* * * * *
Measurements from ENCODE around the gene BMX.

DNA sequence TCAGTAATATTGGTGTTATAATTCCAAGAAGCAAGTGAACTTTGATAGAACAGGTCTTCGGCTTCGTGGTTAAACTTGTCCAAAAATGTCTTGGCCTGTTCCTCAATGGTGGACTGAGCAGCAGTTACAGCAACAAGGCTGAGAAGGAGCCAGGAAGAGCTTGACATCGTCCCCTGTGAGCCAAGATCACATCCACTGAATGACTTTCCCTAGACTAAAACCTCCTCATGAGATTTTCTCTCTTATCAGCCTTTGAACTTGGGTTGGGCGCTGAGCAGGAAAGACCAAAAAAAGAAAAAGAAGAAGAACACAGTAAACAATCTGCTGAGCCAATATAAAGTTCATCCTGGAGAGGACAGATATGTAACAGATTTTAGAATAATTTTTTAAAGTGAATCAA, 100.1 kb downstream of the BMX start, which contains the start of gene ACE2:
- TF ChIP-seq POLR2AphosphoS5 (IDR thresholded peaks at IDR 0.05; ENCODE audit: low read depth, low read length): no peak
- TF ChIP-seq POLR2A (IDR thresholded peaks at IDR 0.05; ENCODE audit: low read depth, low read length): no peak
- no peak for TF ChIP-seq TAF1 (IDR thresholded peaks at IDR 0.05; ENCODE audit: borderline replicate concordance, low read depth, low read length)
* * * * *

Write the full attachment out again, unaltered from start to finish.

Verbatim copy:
Measurements from ENCODE around the gene BMX.

DNA sequence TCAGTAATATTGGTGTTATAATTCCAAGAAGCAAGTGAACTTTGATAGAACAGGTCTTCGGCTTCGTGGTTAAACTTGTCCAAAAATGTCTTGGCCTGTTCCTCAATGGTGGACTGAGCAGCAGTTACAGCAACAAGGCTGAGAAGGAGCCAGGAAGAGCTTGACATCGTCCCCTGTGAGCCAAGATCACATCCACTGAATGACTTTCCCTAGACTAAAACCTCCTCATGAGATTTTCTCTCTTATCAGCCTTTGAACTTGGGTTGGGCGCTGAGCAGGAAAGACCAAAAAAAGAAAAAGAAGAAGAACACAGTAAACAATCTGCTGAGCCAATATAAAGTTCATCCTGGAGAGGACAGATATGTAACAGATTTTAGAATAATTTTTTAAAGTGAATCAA, 100.1 kb downstream of the BMX start, which contains the start of gene ACE2:
- TF ChIP-seq POLR2AphosphoS5 (IDR thresholded peaks at IDR 0.05; ENCODE audit: low read depth, low read length): no peak
- TF ChIP-seq POLR2A (IDR thresholded peaks at IDR 0.05; ENCODE audit: low read depth, low read length): no peak
- no peak for TF ChIP-seq TAF1 (IDR thresholded peaks at IDR 0.05; ENCODE audit: borderline replicate concordance, low read depth, low read length)